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http://dx.doi.org/10.1021/jacs.9b04238DOI Listing
July 2019

A strategy for stabilizing the catalyst CoO in a metal-organic framework.

Proc Natl Acad Sci U S A 2019 07 20;116(28):13719-13720. Epub 2019 Jun 20.

Department of Chemistry, University of North Carolina at Chapel Hill, Chapel Hill, NC 27599

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http://dx.doi.org/10.1073/pnas.1909543116DOI Listing
http://www.ncbi.nlm.nih.gov/pmc/articles/PMC6628654PMC
July 2019

Crossing the bridge from molecular catalysis to a heterogenous electrode in electrocatalytic water oxidation.

Proc Natl Acad Sci U S A 2019 06 16;116(23):11153-11158. Epub 2019 May 16.

Department of Chemistry, University of North Carolina at Chapel Hill, Chapel Hill, NC 27599

Significant progress has been made in designing single-site molecular Ru(II)-polypyridyl-aqua catalysts for homogenous catalytic water oxidation. Surface binding and transfer of the catalytic reactivity onto conductive substrates provides a basis for heterogeneous applications in electrolytic cells and dye-sensitized photoelectrosynthesis cells (DSPECs). Earlier efforts have focused on phosphonic acid (-POH) or carboxylic acid (-COH) bindings on oxide surfaces. However, issues remain with limited surface stabilities, especially in aqueous solutions at higher pH under conditions that favor water oxidation by reducing the thermodynamic barrier and accelerating the catalytic rate using atom-proton transfer (APT) pathways. Here, we address the problem by combining silane surface functionalization and surface reductive electropolymerization on mesoporous, nanofilms of indium tin oxide (ITO) on fluorine-doped tin oxide (FTO) substrates (FTO|ITO). FTO|ITO electrodes were functionalized with vinyltrimethoxysilane (VTMS) to introduce vinyl groups on the electrode surfaces by silane attachment, followed by surface electropolymerization of the vinyl-derivatized complex, [Ru(Mebimpy)(dvbpy)(OH)] (1; Mebimpy: 2,6-bis(1-methyl-1-benzo[]imidazol-2-yl)pyridine; dvbpy: 5,5'-divinyl-2,2'-bipyridine), in a mechanism dominated by a grafting-through method. The surface coverage of catalyst 1 was controlled by the number of electropolymerization cycles. The combined silane attachment/cross-linked polymer network stabilized 1 on the electrode surface under a variety of conditions especially at pH > ∼6. Surface-grafted poly1 was stable toward redox cycling at pH ∼ 7.5 over an ∼4-h period. Sustained heterogeneous electrocatalytic water oxidation by the electrode gave steady-state currents for at least ∼6 h with a Faradaic efficiency of ∼68% for O production.
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http://dx.doi.org/10.1073/pnas.1902455116DOI Listing
http://www.ncbi.nlm.nih.gov/pmc/articles/PMC6561241PMC
June 2019

Electrocatalytic CO Reduction with a Ruthenium Catalyst in Solution and on Nanocrystalline TiO.

ChemSusChem 2019 Jun 15;12(11):2402-2408. Epub 2019 May 15.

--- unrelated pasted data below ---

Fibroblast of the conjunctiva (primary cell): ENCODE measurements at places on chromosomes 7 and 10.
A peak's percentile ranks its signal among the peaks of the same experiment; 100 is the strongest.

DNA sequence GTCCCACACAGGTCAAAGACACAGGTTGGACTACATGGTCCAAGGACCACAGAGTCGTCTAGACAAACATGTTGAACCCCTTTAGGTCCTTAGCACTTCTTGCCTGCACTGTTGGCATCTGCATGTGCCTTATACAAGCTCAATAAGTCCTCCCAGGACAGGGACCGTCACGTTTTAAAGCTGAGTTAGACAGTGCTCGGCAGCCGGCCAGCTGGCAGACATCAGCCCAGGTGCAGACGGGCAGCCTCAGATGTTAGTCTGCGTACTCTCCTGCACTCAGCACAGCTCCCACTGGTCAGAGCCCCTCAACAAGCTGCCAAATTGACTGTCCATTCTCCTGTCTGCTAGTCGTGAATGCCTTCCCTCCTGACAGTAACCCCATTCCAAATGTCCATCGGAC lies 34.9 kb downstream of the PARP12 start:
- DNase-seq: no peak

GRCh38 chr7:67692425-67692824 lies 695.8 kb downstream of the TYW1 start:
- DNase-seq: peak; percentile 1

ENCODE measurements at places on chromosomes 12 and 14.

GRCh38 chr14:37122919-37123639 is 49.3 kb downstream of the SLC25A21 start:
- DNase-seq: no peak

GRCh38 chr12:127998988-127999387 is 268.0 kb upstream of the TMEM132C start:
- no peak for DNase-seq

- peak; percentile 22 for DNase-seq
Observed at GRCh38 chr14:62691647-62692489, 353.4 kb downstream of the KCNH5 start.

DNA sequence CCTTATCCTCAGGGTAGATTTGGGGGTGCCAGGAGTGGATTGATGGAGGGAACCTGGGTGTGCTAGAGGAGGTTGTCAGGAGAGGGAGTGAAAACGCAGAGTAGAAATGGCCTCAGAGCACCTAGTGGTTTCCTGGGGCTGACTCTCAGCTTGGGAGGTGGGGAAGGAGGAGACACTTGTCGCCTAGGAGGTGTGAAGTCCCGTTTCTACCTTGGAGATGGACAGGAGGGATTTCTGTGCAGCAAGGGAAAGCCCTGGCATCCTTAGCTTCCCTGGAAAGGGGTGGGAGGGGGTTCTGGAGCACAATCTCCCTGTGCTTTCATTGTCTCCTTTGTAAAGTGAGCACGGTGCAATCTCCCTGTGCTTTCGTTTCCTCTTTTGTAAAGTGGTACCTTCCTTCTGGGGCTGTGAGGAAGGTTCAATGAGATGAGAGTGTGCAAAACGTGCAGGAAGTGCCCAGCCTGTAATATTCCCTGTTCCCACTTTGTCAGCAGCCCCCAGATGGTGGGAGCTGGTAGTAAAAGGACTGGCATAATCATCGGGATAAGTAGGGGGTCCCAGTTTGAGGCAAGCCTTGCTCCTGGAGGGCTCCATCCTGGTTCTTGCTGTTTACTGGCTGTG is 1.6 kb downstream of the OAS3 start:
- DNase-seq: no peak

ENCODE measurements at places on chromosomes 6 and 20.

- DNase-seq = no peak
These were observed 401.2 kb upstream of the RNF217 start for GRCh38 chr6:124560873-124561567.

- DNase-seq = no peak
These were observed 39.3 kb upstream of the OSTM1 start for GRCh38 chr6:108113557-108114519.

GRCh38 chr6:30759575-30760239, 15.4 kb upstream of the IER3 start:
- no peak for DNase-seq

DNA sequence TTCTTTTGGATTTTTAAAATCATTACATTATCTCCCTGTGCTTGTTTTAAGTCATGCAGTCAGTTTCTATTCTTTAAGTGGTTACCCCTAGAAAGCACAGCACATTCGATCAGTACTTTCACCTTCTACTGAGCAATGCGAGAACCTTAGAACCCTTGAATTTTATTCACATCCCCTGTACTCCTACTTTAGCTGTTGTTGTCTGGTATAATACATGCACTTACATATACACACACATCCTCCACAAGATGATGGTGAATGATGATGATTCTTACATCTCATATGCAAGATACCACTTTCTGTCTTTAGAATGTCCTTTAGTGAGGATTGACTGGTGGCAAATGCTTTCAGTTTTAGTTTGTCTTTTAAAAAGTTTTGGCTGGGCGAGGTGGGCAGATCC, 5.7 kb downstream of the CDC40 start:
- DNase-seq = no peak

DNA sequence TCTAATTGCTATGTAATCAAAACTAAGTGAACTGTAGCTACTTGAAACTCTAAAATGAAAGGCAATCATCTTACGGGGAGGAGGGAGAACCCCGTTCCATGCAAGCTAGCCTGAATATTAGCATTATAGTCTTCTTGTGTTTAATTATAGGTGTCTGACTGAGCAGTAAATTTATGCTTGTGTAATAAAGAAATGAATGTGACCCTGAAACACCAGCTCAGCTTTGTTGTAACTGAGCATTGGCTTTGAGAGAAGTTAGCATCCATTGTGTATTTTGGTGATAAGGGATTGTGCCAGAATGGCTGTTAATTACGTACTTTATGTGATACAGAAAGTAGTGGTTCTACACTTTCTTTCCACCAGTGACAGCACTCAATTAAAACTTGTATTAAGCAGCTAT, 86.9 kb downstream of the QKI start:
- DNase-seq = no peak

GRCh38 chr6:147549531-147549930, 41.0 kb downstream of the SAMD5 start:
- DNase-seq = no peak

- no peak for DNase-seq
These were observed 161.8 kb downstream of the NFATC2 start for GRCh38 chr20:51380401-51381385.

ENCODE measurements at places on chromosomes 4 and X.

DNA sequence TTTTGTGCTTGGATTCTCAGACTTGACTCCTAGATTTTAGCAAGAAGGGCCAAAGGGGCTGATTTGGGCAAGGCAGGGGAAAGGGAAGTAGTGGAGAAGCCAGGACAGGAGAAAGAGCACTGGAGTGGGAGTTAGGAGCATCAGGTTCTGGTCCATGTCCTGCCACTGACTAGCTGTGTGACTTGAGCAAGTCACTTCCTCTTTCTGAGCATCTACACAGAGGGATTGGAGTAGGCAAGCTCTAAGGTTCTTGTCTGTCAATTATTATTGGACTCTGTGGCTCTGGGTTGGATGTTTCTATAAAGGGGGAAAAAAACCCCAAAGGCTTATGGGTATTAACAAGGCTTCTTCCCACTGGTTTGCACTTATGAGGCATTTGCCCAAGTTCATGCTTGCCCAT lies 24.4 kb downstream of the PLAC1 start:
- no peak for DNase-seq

Department of Chemistry, The University of North Carolina at Chapel Hill, Chapel Hill, North Carolina, 27599, USA.

A Ru complex [Ru(PO Et -ph-tpy)(6-mbpy)(NCCH )] [PO Et -ph-tpy=diethyl(4-[(2,2':6',2''-terpyridin)-4'-yl]phenyl)phosphonate; 6-mbpy=6-methyl-2,2'-bipyridine] is explored as a molecular catalyst for electrocatalytic CO reduction in both a homogeneous solution and, as a phosphonated derivative, on nanocrystalline-TiO surfaces. In CH CN, the complex acts as a selective electrocatalyst for reduction of CO to CO at a low overpotential of 340 mV but with a limited turnover number (TON). An enhancement in reactivity was observed by immobilizing the phosphonated derivative of the catalyst on a nanocrystalline-TiO electrode surface, with the catalyst surface protected by a thin overlayer of NiO. The surface-functionalized electrode was characterized by X-ray photoelectron and diffuse reflectance spectroscopies (XPS and DRS). Electrocatalytic reduction of CO to CO occurred at -1.65 V versus Fc with a TON of 237 per catalyst site during 4 h of electrocatalysis. Post-catalysis XPS measurements reveal that the molecular structure of the catalyst is retained on TiO after the long-term electrocatalysis.
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http://dx.doi.org/10.1002/cssc.201900730DOI Listing
June 2019

A donor-chromophore-catalyst assembly for solar CO reduction.

Chem Sci 2019 Apr 14;10(16):4436-4444. Epub 2019 Mar 14.

Department of Chemistry , University of North Carolina Chapel Hill , Chapel Hill , North Carolina 27599 , USA . Email:

We describe here the preparation and characterization of a photocathode assembly for CO reduction to CO in 0.1 M LiClO acetonitrile. The assembly was formed on 1.0 μm thick mesoporous films of NiO using a layer-by-layer procedure based on Zr(iv)-phosphonate bridging units. The structure of the Zr(iv) bridged assembly, abbreviated as NiO|-DA-RuCP-Re(i), where DA is the dianiline-based electron donor (,,','-((CH)POH)-4,4'-dianiline), RuCP is the light absorber [Ru((4,4'-(POHCH)-2,2'-bipyridine)(2,2'-bipyridine))], and Re(i) is the CO reduction catalyst, Re((4,4'-POHCH)-2,2'-bipyridine)(CO)Cl. Visible light excitation of the assembly in CO saturated solution resulted in CO reduction to CO. A steady-state photocurrent density of 65 μA cm was achieved under one sun illumination and an IPCE value of 1.9% was obtained with 450 nm illumination. The importance of the DA aniline donor in the assembly as an initial site for reduction of the RuCP excited state was demonstrated by an 8 times higher photocurrent generated with DA present in the surface film compared to a control without DA. Nanosecond transient absorption measurements showed that the expected reduced one-electron intermediate, RuCP, was formed on a sub-nanosecond time scale with back electron transfer to the electrode on the microsecond timescale which competes with forward electron transfer to the Re(i) catalyst at = 2.6 μs ( = 2.7 × 10 s).